Biology concepts – hydrogenosome, FeS cluster protein, loricifera, erythrocyte
The old Chinese proverb says, “There are many paths to the top of the mountain, but the view is always the same.” Put somewhat less delicately, “There’s more than one way to skin a cat.” Who wants to skin a cat? I think there is something to be said for the wisdom gained in 4000 years of culture, to say nothing of the ability to say it better.
In biology, this is particularly relevant; organisms have found different ways to do the same things, and different ways to do different things, but the end goal is always the same – live long enough to reproduce and the more offspring the better.
Last week we talked about how some organisms have degraded their mitochondria into mitosomes, and how they get along fine just using glycolysis and fermentation for energy (and maybe some arginine dihydrolase action). But there is another mitochondrial remnant in some other species of anaerobic eukaryotes called the hydrogenosome, and it works more like a mitochondrion than does the mitosome.
Here is the T. vaginalis protist. The blue probe
binds to DNA (just one nucleus for this guy) and
the yellow probe binds to a hydrogenosome
protein. The strands at the top are the flagella it
uses to move, not its hair.
Trichonomas vaginalis is a eukaryotic amitochondriate, and therefore is an anaerobic (without oxygen) protozoan. Unlike many protozoans, T. vaginalis does not have an environmentally resistant form (something that can live outside the host for a prolonged time – often called a cyst). It is transmitted directly from host to host, in this case sexually. Trichomoniasis is the most common curable sexually transmitted disease, but 70% of cases have no symptoms (asymptomatic). This is unfortunate because T. vaginalis infection can predispose to HIV infection and even cervical cancer. Having symptoms initially might prevent some of the later tragedies.
Unlike the mitosome containing protists, T. vaginalis does use its mitochondrial remnant (hydrogenosome) to make ATP. The hydrogenosome was discovered much earlier than the mitosome, although they have the same origin and general morphology. Because of this difference in timing, amitochondrial organisms with hydrogenosomes are called type II amitochondriates. Type I’s were the organisms that presumably didn’t have any mitochondrial-like organelle (and were seen first), like the Giardia and E. histolytica that we now know have mitosomes.
Pyruvate generated by glycolysis enters the hydrogenosomes just like it does in mitochondria. The Krebs cycle would be next for aerobic organisms, but in the hydrogenosome, iron-containing enzymes convert the pyruvate into an intermediate that has CoA (coenzyme A) bound to it. When this CoA is removed, energy is released, and this energy is used to convert ADP to ATP.
Because ATP production occurs at the level of substrate (a molecule being chemically changed, in this case by an enzyme), it is called substrate level phosphorylation. This is in contrast to the use of oxygen and the electron transport chain of proteins to produce ATP through the proton gradient (). One of the byproducts of the pathway is hydrogen, hence the name of the organelle.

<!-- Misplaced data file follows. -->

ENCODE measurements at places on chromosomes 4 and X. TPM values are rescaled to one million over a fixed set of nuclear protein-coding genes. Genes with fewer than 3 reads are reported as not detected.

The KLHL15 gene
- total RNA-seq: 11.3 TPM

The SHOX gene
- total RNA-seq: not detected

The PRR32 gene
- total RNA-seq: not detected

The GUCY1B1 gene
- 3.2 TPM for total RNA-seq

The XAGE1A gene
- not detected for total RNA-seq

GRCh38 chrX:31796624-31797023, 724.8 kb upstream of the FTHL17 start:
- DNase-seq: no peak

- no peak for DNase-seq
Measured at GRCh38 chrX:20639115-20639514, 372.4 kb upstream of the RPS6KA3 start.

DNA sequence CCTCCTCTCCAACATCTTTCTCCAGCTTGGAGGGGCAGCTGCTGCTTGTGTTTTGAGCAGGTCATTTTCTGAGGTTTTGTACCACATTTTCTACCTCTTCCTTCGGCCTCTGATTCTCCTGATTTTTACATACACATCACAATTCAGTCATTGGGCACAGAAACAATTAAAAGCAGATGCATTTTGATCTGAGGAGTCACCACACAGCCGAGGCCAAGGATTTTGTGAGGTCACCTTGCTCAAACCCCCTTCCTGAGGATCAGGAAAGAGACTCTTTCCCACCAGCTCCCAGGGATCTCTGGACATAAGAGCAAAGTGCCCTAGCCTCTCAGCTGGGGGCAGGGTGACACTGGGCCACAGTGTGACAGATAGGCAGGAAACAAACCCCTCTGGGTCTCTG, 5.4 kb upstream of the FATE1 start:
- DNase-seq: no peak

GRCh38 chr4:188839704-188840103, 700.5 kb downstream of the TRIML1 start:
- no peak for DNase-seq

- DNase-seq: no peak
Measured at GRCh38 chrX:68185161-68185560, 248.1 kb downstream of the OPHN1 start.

In terms of energy production, the pyruvate:ferredoxin oxido-reductase (the iron/sulfate-containing enzyme in hydrogenosomes, often abbreviated as FeS cluster enzymes) pathway is about as efficient as the arginine dihydrolase pathway (ADH) in some mitosome-containing organisms. However, T. vaginalis also contains the ADH pathway, so it comes out ahead of Giardia in terms of energy production.
While the hydrogenosome has some activity in energy production via the FeS-protein mediated metabolism of pyruvate with production of ATP, the mitosome seems to be limited to the assembly of the FeS clusters only. A study of the proteins of the mitosome show the parts are there to make the FeS clusters, but that there are not the enzymes needed to break down pyruvate and produce ATP.
Other hydrogenosome-containing organisms include the anaerobic unicellular fungus, Neocallimastix frontalis (it lives in the guts of rumen animals like cows). N. frontalis byproducts are used by gut methanogens (methane-producing bacteria) and therefore contributes to the generous amount of gas produced by cows. Many estimates name dairy and beef cattle flatulence as a bigger source of greenhouse gases than automobiles!
Another hydrogenosome-containing protozoan is Nyctotherus ovalis. It lives in the GI tract of cockroaches, and efficiently works with an archaeal bacterium that uses the hydrogen that the hydrogenosomes release. Just one more reason that cockroaches will outlast us all. The fact that some fungi and some protozoans have hydrogenosomes indicates that this organelle has evolved independently from mitochondria at least three different times in history – they must be a good idea.
Even with the exception of anaerobic protists and fungi, it was believed until just recently that at least all multicellular eukaryotic (metazoan) organisms depended aerobic respiration for energy production. However, there are even metazoan exceptions. A 2010 study of the bottom of the Mediterranean Sea found three different animals that survive without using oxygen and therefore don’t have mitochondria.